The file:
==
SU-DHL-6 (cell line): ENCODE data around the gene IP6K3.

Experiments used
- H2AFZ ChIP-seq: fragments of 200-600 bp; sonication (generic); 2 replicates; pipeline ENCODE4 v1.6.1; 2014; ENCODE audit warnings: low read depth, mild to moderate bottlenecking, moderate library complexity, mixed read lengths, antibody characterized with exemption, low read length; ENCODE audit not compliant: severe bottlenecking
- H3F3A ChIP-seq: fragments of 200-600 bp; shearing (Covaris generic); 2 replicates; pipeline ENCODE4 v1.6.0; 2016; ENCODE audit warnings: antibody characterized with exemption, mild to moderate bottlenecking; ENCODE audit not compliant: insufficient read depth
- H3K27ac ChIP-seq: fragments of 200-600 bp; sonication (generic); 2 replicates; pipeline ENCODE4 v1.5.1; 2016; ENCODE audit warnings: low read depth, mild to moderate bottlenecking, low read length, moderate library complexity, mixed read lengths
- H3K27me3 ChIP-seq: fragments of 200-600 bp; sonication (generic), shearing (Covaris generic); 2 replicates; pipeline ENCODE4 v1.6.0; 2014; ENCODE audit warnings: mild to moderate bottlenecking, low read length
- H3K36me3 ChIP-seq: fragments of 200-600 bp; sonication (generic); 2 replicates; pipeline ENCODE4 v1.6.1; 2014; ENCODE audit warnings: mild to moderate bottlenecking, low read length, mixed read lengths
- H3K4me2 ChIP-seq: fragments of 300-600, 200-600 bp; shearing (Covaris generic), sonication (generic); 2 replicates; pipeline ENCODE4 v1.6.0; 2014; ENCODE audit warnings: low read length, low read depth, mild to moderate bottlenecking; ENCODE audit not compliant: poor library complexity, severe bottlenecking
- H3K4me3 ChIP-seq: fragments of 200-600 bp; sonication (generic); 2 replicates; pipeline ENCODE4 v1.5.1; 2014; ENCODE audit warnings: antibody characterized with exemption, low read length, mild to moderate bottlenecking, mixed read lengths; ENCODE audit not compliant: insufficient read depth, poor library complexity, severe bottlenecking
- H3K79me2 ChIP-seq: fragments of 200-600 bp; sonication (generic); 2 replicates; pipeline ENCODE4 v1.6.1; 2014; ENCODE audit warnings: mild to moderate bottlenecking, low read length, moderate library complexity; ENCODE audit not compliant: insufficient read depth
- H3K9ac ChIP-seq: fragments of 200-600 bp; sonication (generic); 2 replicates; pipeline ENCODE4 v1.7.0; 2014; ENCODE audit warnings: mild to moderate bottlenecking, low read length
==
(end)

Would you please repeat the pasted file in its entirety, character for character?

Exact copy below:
SU-DHL-6 (cell line): ENCODE data around the gene IP6K3.

Experiments used
- H2AFZ ChIP-seq: fragments of 200-600 bp; sonication (generic); 2 replicates; pipeline ENCODE4 v1.6.1; 2014; ENCODE audit warnings: low read depth, mild to moderate bottlenecking, moderate library complexity, mixed read lengths, antibody characterized with exemption, low read length; ENCODE audit not compliant: severe bottlenecking
- H3F3A ChIP-seq: fragments of 200-600 bp; shearing (Covaris generic); 2 replicates; pipeline ENCODE4 v1.6.0; 2016; ENCODE audit warnings: antibody characterized with exemption, mild to moderate bottlenecking; ENCODE audit not compliant: insufficient read depth
- H3K27ac ChIP-seq: fragments of 200-600 bp; sonication (generic); 2 replicates; pipeline ENCODE4 v1.5.1; 2016; ENCODE audit warnings: low read depth, mild to moderate bottlenecking, low read length, moderate library complexity, mixed read lengths
- H3K27me3 ChIP-seq: fragments of 200-600 bp; sonication (generic), shearing (Covaris generic); 2 replicates; pipeline ENCODE4 v1.6.0; 2014; ENCODE audit warnings: mild to moderate bottlenecking, low read length
- H3K36me3 ChIP-seq: fragments of 200-600 bp; sonication (generic); 2 replicates; pipeline ENCODE4 v1.6.1; 2014; ENCODE audit warnings: mild to moderate bottlenecking, low read length, mixed read lengths
- H3K4me2 ChIP-seq: fragments of 300-600, 200-600 bp; shearing (Covaris generic), sonication (generic); 2 replicates; pipeline ENCODE4 v1.6.0; 2014; ENCODE audit warnings: low read length, low read depth, mild to moderate bottlenecking; ENCODE audit not compliant: poor library complexity, severe bottlenecking
- H3K4me3 ChIP-seq: fragments of 200-600 bp; sonication (generic); 2 replicates; pipeline ENCODE4 v1.5.1; 2014; ENCODE audit warnings: antibody characterized with exemption, low read length, mild to moderate bottlenecking, mixed read lengths; ENCODE audit not compliant: insufficient read depth, poor library complexity, severe bottlenecking
- H3K79me2 ChIP-seq: fragments of 200-600 bp; sonication (generic); 2 replicates; pipeline ENCODE4 v1.6.1; 2014; ENCODE audit warnings: mild to moderate bottlenecking, low read length, moderate library complexity; ENCODE audit not compliant: insufficient read depth
- H3K9ac ChIP-seq: fragments of 200-600 bp; sonication (generic); 2 replicates; pipeline ENCODE4 v1.7.0; 2014; ENCODE audit warnings: mild to moderate bottlenecking, low read length